These are important points. But given the observed rapid changes in   the Arctic under global warming, the Guardian’s
pejorative use of   ‘pessimists’ should probably be replaced with ‘realists’. The Guardian  continued: 
‘The global response to these signals of
potential calamity has so far been feeble.’ 
This hugely understates the problem. But, even more damning, it   diverts attention from root causes. As mentioned earlier, huge
vested   interests have mounted decades-long campaigns of disinformation,  fierce  lobbying and intimidation to subvert and bully governments
into  (a)  avoiding what needs to be done in the face of climate chaos; and  (b) providing tax breaks,   subsidies and other measures to enhance
rapacious corporate practices   under the guise of boosting economic ‘growth’ and ‘job creation’   (newspeak terms for
corporate profits). 
Senior Guardian editorial staff seem unable to move beyond the same anodyne waffle they have been publishing for thirty years: 
‘Britain's   “greenest government
ever” has shown what it thinks of scientific   evidence, by placing a homeopathic medicine enthusiast in charge of the   National Health
Service, and a reputed climate sceptic as environment   secretary. The outlook is not promising.’ 
The Guardian has almost nothing to say about the deep-rooted changes required to redress the imbalance of power in society; or about its own role in pushing climate-damaging policies and practices. The Guardian is a corporate newspaper dependent on advertisers for around 70 per cent of its income. Put simply, like other corporate media, it is part of the problem.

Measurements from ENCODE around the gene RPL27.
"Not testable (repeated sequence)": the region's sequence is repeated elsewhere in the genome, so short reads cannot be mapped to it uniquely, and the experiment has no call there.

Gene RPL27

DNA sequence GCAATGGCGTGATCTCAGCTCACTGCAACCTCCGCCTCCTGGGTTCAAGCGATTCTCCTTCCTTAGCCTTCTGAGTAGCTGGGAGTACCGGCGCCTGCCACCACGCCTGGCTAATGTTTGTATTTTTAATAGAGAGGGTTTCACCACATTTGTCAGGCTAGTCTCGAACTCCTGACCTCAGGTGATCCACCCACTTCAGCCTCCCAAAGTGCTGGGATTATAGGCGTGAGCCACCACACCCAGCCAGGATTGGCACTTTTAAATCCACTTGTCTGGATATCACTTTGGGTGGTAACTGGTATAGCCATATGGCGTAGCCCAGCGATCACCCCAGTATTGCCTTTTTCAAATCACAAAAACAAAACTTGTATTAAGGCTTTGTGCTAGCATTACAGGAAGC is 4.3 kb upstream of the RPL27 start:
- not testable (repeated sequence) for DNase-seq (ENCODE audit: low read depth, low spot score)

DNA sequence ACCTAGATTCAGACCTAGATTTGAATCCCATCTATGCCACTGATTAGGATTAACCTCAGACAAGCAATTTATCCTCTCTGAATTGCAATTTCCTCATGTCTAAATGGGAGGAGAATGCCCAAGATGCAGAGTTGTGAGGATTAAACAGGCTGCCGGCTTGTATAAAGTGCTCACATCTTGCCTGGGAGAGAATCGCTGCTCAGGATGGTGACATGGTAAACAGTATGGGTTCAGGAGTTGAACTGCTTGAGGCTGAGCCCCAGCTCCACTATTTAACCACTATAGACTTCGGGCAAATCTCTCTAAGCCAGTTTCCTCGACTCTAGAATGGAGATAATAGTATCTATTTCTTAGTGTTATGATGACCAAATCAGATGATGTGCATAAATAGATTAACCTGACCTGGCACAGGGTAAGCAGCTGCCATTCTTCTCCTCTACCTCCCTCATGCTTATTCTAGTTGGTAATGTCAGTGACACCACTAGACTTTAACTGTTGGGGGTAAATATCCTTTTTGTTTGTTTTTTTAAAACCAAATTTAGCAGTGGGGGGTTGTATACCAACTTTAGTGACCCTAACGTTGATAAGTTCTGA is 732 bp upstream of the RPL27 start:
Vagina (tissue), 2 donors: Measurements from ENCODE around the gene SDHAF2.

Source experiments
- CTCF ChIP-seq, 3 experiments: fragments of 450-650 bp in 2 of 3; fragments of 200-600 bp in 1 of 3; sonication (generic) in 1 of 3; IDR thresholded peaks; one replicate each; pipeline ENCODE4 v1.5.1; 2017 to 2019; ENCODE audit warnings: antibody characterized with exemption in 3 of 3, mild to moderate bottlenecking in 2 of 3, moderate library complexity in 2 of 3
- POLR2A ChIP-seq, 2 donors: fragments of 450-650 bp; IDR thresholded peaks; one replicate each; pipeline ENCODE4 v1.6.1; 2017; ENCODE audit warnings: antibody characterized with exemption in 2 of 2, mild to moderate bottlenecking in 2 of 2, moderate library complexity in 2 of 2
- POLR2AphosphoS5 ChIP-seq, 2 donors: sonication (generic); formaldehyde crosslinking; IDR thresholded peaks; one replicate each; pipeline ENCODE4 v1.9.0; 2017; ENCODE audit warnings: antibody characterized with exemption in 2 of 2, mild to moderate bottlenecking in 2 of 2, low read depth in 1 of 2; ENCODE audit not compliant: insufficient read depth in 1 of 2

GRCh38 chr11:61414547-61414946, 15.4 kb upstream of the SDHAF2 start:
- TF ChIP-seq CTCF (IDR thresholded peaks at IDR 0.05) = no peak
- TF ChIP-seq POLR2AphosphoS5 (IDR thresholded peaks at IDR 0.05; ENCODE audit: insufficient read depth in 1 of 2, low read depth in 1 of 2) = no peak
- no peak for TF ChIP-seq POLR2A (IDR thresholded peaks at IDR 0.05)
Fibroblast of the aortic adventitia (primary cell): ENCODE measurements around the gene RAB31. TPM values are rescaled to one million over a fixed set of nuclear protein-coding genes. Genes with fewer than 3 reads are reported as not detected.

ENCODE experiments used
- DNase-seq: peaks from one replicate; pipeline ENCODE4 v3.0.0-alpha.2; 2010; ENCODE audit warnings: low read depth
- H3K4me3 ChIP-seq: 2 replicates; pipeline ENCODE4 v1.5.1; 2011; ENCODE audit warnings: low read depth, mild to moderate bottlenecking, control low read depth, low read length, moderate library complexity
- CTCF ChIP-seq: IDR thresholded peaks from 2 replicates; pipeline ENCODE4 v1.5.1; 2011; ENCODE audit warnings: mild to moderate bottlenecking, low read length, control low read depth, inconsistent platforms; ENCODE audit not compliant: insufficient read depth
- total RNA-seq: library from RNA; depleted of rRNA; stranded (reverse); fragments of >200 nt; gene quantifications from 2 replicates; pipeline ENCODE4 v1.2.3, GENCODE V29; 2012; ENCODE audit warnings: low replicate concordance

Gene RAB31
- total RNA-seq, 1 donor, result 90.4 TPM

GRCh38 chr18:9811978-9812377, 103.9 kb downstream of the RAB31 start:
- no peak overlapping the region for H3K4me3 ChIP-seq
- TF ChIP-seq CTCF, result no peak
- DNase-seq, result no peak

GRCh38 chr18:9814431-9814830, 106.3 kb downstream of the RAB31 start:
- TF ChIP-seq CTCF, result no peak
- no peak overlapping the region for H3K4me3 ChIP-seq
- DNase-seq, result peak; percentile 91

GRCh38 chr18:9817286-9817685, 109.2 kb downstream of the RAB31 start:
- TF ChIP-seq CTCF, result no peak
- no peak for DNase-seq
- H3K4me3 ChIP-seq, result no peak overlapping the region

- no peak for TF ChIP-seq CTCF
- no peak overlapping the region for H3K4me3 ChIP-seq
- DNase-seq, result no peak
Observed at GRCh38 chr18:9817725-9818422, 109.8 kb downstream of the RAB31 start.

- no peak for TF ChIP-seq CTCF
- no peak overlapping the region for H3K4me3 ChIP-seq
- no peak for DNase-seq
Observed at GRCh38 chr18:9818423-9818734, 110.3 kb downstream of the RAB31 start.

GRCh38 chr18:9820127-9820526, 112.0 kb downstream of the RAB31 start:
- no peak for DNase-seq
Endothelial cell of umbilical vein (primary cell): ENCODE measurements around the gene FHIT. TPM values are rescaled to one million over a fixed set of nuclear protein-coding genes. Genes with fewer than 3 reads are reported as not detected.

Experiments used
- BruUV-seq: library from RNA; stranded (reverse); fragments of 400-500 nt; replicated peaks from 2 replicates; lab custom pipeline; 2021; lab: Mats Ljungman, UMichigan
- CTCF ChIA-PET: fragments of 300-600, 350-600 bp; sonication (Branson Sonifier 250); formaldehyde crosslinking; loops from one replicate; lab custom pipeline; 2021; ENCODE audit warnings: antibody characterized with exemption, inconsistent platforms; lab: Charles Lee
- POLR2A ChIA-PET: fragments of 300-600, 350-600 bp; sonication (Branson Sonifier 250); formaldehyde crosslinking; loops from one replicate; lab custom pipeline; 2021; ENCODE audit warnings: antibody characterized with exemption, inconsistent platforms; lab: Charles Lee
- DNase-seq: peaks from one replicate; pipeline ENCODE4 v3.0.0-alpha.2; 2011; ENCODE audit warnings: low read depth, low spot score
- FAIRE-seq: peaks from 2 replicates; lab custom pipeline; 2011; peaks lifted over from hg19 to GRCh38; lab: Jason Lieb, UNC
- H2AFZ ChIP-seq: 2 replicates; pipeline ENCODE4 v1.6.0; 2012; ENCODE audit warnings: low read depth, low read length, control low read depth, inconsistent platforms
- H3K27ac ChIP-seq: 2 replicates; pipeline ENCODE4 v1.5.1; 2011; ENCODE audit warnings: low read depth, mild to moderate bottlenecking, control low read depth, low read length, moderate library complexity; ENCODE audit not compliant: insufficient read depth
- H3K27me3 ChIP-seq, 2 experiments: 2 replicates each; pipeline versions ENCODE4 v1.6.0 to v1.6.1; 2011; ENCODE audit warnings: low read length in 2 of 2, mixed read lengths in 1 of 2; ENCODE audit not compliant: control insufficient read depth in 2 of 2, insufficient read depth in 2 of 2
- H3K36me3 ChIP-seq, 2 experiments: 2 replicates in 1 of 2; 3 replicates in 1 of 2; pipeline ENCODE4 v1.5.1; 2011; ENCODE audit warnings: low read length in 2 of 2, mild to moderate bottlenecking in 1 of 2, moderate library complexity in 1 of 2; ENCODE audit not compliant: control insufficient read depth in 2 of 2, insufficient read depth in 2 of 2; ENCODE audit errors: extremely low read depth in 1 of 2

Media Malpractice -
Challenging The Decline In Coverage 
In the US, climate blogger Joe Romm notes that the decline in corporate media climate coverage has been well documented, both in print and the evening news. Bill Blakemore of ABC News observes that   a number of the climate scientists ‘are perplexed by — and in some   cases furious with
— American news directors.’ Blakemore elucidates: 
‘“Malpractice!”   is typical of the
charges this reporter has heard highly respected   climate experts level — privately, off the record — at my professional   colleagues
over the past few years. 
‘Complaints   include what seems to the
scientists a willful omission of  overwhelming  evidence the new droughts and floods are worsened by man  made global  warming, and unquestioning
repetition, gullible at best, of  transparent  anti-science propaganda credibly reported to be funded by  fossil fuel  interests and anti-regulation
Blakemore adds that he has spoken with climate scientists who ‘agree   with those, including NASA scientist James Hansen,
who charge that fossil   fuel CEOs are guilty of a “crime against humanity,” given the   calamity that unregulated greenhouse emissions
are quickly bringing on.’  With 100 million deaths from global warming predicted by 2030, the charge is no  hyperbole.   Indeed this surely
represents the greatest crime in all human history.  And yet   governments and  big business, shielded by the corporate    media, are getting away
with  it.